Readability

Review: The Terror

By John Ruberry

It [the Thames River] had borne all the ships whose names are like jew­els flash­ing in the night of time, from the Golden Hind return­ing with her round flanks full of trea­sure, to be vis­ited by the Queen’s High­ness and thus pass out of the gigan­tic tale, to the Ere­bus and Ter­ror, bound on other con­quests — and that never returned.“
Joseph Con­rad, Heart of Dark­ness.

Last Mon­day I com­pleted watch­ing AMC’s ten-​episode mas­ter­ful series, The Ter­ror, a telling, with many needed embell­ish­ments to fill in the miss­ing details, of John Franklin’s Lost Expe­di­tion of 18451848.

The voy­age was a British Navy attempt to nav­i­gate an ice-​free route through the Cana­dian Arc­tic, the North­west Pas­sage, an envi­sioned short­cut to China, that to this day, is a rarely nav­i­ga­ble by large ships. The expe­di­tion was led by Sir John Franklin, who was also the cap­tain of the Ere­bus. Fran­cis Crozier cap­tained the Ter­ror. The ships were last seen between Green­land and Baf­fin Island in 1845. After win­ter­ing off of Beechey Island, where three crew mem­bers died, the ships became trapped in the fol­low­ing year, it’s believed they never sailed again. Franklin died in 1847, and the last com­mu­ni­ca­tion from the expe­di­tion, a note left in a cairn on King William Island, reported that an astound­ing 24 men died before the ships were aban­doned in 1848. The crew of the ship totaled 134 when it departed the Thames. Only a few bod­ies and some bones – some of which betray evi­dence of can­ni­bal­ism – and a smat­ter­ing arti­facts were dis­cov­ered after an exhaus­tive series of res­cue mis­sions. Over the fol­low­ing decades it was ascer­tained that the men may have been debil­i­tated, both phys­i­cally and men­tally, by lead poi­son­ing from shod­dily sol­dered cans of food.

There were no survivors.

That’s the essence of what is known of the expedition.

The Ter­ror series, based on a novel by Dan Sim­mons, imag­i­na­tively fills in the details of what might have hap­pened to the crew.

Franklin (Cia­rán Hinds) ignores the advice of Crozier (Jared Har­ris) and they get stuck, well you already know that part of the story. The ships are men­aced by a mys­te­ri­ous crea­ture, Tuun­baq, which appears to be a polar bear. An Eskimo woman (Nive Nielsen) becomes their only human con­nec­tion to the Arc­tic, of which Crozier says, “This place wants us dead.”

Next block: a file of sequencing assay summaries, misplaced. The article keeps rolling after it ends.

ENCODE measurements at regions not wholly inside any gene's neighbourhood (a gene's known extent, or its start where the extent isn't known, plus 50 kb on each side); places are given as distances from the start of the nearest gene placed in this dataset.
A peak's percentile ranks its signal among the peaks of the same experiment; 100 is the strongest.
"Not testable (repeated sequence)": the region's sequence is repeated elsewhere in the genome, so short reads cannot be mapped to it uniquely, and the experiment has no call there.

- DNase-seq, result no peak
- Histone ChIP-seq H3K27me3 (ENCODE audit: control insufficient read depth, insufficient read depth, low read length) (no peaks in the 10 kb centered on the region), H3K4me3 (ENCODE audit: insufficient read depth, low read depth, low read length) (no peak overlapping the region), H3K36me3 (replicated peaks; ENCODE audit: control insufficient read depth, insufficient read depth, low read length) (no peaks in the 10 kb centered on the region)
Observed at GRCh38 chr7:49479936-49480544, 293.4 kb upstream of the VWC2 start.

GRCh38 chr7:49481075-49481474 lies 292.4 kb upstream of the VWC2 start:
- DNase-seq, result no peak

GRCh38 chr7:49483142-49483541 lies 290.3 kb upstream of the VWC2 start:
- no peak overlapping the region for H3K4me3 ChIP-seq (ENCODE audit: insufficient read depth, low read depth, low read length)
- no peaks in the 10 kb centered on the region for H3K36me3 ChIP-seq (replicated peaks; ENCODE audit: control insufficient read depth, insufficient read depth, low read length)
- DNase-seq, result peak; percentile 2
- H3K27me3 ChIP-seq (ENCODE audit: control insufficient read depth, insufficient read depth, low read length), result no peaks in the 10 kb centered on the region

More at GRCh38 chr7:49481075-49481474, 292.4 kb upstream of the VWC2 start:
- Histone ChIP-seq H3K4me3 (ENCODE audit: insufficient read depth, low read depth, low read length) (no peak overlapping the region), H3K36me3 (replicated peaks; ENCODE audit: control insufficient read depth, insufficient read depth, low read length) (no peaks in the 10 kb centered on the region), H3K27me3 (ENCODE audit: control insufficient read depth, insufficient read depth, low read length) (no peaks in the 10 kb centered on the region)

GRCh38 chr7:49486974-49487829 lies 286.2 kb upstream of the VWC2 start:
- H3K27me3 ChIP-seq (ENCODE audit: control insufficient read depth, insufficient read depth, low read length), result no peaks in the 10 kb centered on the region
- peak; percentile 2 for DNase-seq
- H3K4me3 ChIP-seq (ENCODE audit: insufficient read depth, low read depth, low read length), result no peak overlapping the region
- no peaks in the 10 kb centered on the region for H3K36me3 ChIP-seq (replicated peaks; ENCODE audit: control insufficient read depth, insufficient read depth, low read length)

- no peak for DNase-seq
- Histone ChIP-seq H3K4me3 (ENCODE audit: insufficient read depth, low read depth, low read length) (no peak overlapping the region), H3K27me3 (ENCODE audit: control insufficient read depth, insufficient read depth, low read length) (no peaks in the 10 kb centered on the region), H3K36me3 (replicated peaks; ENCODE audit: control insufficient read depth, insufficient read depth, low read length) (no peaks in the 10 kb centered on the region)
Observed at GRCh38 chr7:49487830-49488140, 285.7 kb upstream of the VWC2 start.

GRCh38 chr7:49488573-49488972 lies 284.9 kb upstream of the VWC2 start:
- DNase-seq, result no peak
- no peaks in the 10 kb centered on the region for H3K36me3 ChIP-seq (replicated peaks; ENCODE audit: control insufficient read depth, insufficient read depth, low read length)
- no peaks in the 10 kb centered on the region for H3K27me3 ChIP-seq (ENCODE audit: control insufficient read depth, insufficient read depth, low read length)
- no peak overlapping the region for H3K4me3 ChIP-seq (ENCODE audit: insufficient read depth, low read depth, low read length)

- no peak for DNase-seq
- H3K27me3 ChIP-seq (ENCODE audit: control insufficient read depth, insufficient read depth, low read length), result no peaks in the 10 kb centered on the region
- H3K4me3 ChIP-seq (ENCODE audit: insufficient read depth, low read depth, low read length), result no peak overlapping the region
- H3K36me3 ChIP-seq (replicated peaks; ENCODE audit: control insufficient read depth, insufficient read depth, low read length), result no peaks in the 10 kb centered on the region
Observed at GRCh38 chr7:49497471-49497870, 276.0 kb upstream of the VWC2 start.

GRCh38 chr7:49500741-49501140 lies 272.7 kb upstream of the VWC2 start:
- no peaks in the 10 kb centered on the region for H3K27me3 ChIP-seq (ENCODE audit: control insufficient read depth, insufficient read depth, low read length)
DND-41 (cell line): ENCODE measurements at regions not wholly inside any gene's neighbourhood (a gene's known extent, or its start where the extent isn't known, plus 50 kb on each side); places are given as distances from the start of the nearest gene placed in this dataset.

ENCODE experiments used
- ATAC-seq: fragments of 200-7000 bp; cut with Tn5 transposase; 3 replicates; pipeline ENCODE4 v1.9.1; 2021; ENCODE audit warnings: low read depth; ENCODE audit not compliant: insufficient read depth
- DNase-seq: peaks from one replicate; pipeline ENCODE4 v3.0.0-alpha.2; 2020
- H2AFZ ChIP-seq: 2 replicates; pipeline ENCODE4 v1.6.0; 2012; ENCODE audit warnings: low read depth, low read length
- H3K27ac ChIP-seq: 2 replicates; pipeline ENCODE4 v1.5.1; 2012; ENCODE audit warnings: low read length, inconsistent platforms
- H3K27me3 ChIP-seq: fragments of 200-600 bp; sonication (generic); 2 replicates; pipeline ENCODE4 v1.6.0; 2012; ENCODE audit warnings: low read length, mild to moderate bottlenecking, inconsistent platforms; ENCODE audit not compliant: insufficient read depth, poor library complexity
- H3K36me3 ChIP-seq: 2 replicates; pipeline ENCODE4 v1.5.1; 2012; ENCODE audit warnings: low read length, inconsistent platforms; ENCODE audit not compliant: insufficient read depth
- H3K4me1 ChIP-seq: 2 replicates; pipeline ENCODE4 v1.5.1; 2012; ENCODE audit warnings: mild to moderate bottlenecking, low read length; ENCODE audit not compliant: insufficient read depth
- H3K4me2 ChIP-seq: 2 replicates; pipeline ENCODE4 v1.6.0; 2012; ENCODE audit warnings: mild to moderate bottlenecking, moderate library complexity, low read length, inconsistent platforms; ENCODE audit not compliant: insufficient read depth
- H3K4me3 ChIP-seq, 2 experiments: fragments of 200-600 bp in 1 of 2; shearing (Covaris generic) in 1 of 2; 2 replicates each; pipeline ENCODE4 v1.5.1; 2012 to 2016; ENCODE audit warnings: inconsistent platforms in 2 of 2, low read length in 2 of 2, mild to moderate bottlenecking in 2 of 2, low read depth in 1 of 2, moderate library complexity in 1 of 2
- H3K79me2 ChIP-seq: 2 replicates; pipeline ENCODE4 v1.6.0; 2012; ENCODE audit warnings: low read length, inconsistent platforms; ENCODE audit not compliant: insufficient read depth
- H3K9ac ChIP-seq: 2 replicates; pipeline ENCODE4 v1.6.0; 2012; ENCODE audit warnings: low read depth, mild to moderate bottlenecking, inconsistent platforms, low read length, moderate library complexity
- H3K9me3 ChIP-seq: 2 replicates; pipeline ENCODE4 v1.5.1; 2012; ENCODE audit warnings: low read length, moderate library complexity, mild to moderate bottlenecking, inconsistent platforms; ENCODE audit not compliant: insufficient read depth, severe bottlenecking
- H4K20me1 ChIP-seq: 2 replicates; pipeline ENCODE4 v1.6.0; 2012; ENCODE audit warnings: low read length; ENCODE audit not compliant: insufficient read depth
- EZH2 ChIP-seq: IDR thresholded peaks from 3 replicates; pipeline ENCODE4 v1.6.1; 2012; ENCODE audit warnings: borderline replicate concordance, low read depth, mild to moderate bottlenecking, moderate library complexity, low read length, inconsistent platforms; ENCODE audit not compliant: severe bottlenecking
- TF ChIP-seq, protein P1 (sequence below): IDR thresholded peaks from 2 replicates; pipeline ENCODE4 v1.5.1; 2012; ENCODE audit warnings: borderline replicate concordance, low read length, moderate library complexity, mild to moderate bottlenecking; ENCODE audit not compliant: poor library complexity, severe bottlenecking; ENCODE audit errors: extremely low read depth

True, very true.

About Tuun­baq: Is it real, or an elab­o­rate exag­ger­a­tion where Inuit leg­end melds with lead-​poisoned induced dementia?

The most com­pelling char­ac­ter is a young petty offi­cer, Cor­nelius Hickey (Adam Nagaitis), who in a role rem­i­nis­cent of George Segal’s in the Japan­ese pris­oner of war movie, King Rat, uses the cat­a­stro­phe to recre­ate him­self as a leader. As so often hap­pens, when order col­lapses cun­ning oper­a­tors such as Hickey move in. Some­thing bad becomes some­thing worse.

Of course they don’t real­ize it right away, but the crew of the Franklin Expe­di­tion are impris­oned just as the inmates in King Rat were.

Crozier finally decides to aban­don the ships – and the crew embarks on an 800-​mile jour­ney by foot to a remote main­land Cana­dian out­post – pulling many of their belong­ings, includ­ing unneeded books, in lifeboats refash­ioned as sleds.

The sit­u­a­tion becomes dread­ful for them as the series gets even better.

The Ter­ror was filmed in Hun­gary, superbly done CGI repli­cates the ice-​bound ships and the rocky ter­rain of Beechey and King William islands. If you per­form a Google image search of these for­lorn islands, you’ll swear the series was filmed on location.

Paul Ready’s por­trayal of sur­geon Harry Good­sir, who remains kindly even while he gen­tly declines the request of a dying man that he not per­form an autopsy on him, is also praiseworthy.

I enjoyed the series, although I have to call out an over­done flog­ging scene that devolved into sado­masochis­tic torture.

Then again, like Conrad’s steam­boat in his novella, the Ter­ror and the Ere­bus sailed “into the heart of an immense darkness.”

AMC is still show­ing The Ter­ror and it’s avail­able where I live on Xfin­ity On Demand.